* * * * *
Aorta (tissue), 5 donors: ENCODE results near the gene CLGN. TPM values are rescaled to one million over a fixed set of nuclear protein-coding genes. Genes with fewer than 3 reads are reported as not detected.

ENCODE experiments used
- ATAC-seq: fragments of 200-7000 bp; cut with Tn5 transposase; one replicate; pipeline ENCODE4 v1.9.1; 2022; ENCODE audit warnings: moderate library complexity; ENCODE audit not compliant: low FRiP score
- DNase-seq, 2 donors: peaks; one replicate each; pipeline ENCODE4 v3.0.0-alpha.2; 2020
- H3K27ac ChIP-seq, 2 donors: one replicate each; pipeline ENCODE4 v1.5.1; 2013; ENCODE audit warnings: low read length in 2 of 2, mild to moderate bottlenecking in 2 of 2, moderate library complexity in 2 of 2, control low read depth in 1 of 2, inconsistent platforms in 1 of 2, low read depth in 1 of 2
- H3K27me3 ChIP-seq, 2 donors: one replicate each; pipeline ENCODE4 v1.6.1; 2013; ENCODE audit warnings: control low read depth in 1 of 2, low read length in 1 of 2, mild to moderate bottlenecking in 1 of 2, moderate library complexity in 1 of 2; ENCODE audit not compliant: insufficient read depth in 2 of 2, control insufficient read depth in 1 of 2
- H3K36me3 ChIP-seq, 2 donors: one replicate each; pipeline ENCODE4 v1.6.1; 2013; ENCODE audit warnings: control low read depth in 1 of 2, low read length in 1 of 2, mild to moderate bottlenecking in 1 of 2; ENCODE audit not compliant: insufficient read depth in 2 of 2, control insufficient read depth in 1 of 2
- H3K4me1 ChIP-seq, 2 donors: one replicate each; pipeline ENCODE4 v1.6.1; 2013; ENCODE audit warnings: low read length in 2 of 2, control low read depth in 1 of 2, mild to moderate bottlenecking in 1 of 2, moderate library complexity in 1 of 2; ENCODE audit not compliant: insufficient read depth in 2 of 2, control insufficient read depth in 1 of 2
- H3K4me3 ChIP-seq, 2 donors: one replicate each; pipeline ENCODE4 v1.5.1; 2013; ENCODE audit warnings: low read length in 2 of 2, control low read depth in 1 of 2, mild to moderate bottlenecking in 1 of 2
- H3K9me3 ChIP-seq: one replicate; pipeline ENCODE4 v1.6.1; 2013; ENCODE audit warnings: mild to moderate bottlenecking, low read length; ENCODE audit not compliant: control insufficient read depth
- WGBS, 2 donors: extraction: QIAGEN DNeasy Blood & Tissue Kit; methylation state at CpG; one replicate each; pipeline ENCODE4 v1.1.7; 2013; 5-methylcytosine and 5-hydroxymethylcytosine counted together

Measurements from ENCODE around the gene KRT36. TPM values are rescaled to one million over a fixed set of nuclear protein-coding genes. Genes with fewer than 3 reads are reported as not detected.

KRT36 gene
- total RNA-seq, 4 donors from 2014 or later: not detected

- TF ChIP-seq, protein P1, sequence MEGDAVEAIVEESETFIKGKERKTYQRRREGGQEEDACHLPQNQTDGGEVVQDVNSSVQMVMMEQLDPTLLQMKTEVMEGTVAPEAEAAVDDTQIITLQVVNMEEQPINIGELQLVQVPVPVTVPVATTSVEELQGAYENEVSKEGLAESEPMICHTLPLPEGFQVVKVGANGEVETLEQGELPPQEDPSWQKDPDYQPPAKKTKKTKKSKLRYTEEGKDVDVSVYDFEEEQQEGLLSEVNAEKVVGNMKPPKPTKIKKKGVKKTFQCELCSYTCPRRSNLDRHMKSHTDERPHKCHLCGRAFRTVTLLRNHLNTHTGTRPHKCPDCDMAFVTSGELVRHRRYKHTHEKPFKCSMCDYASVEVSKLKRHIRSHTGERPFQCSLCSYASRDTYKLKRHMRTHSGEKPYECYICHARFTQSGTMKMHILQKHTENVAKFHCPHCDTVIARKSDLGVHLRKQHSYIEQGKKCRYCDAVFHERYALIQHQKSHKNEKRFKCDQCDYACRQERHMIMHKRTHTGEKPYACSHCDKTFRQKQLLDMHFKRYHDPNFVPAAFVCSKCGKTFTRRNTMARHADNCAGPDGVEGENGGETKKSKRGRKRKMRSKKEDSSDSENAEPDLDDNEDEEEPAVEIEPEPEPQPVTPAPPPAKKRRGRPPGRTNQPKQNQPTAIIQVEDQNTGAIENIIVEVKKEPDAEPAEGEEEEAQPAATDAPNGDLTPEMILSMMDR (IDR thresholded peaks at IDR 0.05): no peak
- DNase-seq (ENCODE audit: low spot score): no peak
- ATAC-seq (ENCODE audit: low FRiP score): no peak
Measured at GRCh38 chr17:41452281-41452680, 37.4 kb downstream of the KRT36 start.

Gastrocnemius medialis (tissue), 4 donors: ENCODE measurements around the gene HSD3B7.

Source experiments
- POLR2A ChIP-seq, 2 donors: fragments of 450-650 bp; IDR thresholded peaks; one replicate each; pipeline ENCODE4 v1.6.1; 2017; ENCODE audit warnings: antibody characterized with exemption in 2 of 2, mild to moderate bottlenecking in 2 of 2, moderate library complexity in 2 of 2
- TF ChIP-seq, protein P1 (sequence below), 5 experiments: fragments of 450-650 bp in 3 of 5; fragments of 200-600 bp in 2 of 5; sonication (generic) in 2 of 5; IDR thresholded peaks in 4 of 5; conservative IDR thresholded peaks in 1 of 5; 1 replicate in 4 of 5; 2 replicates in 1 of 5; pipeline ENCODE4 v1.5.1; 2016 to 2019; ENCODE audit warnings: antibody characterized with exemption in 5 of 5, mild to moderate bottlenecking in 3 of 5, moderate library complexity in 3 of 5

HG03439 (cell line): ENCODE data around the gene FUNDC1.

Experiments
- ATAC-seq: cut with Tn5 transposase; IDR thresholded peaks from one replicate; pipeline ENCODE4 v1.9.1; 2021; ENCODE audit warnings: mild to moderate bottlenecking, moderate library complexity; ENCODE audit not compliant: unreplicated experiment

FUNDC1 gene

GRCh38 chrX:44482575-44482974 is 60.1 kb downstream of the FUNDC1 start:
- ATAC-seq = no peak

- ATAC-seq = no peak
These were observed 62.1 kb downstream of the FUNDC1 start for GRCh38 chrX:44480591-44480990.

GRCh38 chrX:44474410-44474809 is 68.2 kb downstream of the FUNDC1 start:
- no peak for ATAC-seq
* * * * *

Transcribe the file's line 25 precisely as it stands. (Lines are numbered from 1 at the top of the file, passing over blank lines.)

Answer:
- ATAC-seq: cut with Tn5 transposase; IDR thresholded peaks from one replicate; pipeline ENCODE4 v1.9.1; 2021; ENCODE audit warnings: mild to moderate bottlenecking, moderate library complexity; ENCODE audit not compliant: unreplicated experiment